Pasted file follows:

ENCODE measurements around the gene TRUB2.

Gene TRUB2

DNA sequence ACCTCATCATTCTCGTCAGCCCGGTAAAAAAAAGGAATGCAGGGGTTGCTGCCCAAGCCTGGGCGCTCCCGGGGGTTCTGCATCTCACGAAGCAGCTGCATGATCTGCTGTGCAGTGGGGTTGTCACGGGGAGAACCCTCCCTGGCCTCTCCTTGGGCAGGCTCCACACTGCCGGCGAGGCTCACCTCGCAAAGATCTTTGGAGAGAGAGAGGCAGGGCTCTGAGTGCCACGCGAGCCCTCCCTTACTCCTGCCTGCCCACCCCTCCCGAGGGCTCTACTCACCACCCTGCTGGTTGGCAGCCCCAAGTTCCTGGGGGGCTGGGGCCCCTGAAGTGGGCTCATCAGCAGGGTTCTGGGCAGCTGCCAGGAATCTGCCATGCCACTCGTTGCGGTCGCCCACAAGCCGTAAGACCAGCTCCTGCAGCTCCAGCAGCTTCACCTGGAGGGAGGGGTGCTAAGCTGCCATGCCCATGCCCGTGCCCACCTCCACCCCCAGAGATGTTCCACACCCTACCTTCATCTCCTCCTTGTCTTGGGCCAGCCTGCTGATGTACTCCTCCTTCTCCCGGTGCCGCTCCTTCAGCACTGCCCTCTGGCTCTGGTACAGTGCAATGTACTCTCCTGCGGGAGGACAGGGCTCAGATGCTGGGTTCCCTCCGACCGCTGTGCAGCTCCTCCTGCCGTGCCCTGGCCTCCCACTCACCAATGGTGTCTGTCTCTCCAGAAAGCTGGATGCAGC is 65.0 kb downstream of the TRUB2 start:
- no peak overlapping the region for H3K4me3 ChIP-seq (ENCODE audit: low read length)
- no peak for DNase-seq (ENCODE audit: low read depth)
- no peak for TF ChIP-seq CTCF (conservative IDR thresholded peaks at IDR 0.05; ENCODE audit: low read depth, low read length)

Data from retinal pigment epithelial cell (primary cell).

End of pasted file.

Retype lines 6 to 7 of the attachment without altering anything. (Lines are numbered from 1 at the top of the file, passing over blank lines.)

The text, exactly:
- no peak for TF ChIP-seq CTCF (conservative IDR thresholded peaks at IDR 0.05; ENCODE audit: low read depth, low read length)

Data from retinal pigment epithelial cell (primary cell).